killed, Joly was severely wounded, and Scanlon was hit in the ankle--all by the same shell. The fragments which killed and wounded the first two passed on one side of me, while the piece of iron that hit Bob went close by my other side. Yet I was untouched! Again, take the last patrol. When I was out of cover, the Germans shot at me from a range of ten metres--and missed! I felt certain that my day was not to-morrow.
Just the same, I was glad that my affairs were arranged, and it gave me a sense of conscious satisfaction to think that my comrades would have something to remember me by. There is always the chance of something unforeseen happening.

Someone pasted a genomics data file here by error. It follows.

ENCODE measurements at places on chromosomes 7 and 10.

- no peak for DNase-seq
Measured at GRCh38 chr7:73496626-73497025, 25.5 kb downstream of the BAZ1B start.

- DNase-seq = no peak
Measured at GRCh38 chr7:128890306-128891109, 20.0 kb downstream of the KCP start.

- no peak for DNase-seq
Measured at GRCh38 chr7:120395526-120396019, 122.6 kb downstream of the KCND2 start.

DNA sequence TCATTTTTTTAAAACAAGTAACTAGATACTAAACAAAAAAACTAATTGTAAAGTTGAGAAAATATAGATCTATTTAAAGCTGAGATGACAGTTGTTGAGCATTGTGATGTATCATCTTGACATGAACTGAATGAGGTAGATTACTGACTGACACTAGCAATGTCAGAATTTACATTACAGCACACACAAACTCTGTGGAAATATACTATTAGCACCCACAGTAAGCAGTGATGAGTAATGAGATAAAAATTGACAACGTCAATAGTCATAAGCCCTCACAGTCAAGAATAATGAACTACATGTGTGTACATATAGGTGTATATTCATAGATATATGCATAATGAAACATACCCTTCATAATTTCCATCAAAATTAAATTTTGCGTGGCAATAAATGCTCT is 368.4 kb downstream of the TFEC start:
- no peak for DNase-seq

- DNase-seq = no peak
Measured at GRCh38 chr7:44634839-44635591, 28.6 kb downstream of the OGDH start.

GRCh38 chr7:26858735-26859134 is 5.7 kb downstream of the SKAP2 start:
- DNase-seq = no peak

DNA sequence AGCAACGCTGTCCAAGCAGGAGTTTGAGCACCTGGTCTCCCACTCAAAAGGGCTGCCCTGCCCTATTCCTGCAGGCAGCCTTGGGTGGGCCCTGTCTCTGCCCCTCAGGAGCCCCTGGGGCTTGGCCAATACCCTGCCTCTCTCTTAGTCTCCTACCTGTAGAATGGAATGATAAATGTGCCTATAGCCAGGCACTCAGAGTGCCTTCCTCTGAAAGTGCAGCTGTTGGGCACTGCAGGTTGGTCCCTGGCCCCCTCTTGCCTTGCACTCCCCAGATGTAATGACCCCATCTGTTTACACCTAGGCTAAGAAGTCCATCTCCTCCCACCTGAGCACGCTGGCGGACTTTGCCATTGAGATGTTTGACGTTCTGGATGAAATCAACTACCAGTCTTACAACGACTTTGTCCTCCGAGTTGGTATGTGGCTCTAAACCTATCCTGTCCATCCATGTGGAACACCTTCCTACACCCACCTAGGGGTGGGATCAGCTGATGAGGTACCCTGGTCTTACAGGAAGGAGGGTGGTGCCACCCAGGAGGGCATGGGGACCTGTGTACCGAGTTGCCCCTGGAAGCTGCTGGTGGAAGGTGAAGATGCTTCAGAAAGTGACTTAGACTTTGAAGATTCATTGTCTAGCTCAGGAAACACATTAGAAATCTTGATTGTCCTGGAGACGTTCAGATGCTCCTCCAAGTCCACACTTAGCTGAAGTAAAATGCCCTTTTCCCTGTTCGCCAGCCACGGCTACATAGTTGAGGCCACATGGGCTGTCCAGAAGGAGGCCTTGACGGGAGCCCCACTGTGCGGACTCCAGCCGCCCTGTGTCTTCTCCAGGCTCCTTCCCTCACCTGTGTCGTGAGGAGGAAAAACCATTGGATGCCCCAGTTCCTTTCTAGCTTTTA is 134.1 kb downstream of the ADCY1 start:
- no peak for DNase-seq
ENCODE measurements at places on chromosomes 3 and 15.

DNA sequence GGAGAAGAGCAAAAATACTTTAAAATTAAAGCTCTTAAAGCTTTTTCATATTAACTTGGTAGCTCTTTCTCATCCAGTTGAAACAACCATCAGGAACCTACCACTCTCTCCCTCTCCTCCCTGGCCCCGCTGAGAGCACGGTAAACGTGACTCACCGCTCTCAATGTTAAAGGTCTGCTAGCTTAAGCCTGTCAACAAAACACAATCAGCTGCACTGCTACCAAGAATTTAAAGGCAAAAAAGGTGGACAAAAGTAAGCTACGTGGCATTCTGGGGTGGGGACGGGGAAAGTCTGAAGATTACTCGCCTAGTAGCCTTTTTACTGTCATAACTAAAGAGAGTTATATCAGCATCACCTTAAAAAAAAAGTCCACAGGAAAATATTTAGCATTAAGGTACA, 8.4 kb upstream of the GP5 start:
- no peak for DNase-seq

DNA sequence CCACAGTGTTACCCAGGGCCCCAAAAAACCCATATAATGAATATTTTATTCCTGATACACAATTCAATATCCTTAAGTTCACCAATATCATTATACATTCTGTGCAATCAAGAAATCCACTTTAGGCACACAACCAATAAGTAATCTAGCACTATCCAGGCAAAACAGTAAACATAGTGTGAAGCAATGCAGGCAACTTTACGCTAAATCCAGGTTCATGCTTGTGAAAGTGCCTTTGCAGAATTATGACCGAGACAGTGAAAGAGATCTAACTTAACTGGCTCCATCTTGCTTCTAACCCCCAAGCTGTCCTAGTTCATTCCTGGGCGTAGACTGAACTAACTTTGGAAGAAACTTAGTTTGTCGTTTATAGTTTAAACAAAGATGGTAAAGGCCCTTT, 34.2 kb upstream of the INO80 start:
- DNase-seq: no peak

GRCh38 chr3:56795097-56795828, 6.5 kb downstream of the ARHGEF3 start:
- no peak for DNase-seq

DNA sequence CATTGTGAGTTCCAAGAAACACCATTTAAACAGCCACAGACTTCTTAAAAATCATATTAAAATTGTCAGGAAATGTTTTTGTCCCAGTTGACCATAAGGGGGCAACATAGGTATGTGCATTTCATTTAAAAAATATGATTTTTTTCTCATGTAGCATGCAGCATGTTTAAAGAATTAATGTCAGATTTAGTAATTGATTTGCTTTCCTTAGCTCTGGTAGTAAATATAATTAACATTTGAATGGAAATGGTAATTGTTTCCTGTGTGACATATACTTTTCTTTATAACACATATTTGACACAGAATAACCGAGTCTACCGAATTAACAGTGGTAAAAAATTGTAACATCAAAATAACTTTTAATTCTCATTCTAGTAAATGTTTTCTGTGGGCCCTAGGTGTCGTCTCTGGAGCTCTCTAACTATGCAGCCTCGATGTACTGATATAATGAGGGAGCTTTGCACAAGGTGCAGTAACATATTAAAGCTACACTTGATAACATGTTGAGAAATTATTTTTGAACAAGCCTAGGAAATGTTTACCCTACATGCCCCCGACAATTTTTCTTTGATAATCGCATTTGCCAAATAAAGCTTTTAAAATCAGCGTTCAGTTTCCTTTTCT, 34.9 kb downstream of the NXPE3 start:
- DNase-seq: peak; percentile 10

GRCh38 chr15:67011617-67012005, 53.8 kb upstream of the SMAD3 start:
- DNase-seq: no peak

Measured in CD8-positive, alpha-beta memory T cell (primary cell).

The pace was accelerating. The strain was beginning to wear off. From right and left there came a steady murmur of low talk. In our own column men were beginning to chaff each other. I could distinctly hear Soubiron describing in picturesque detail to Capdeveille how he, Capdeveille, would look, gracefully draped over the German barbed wire; and I coul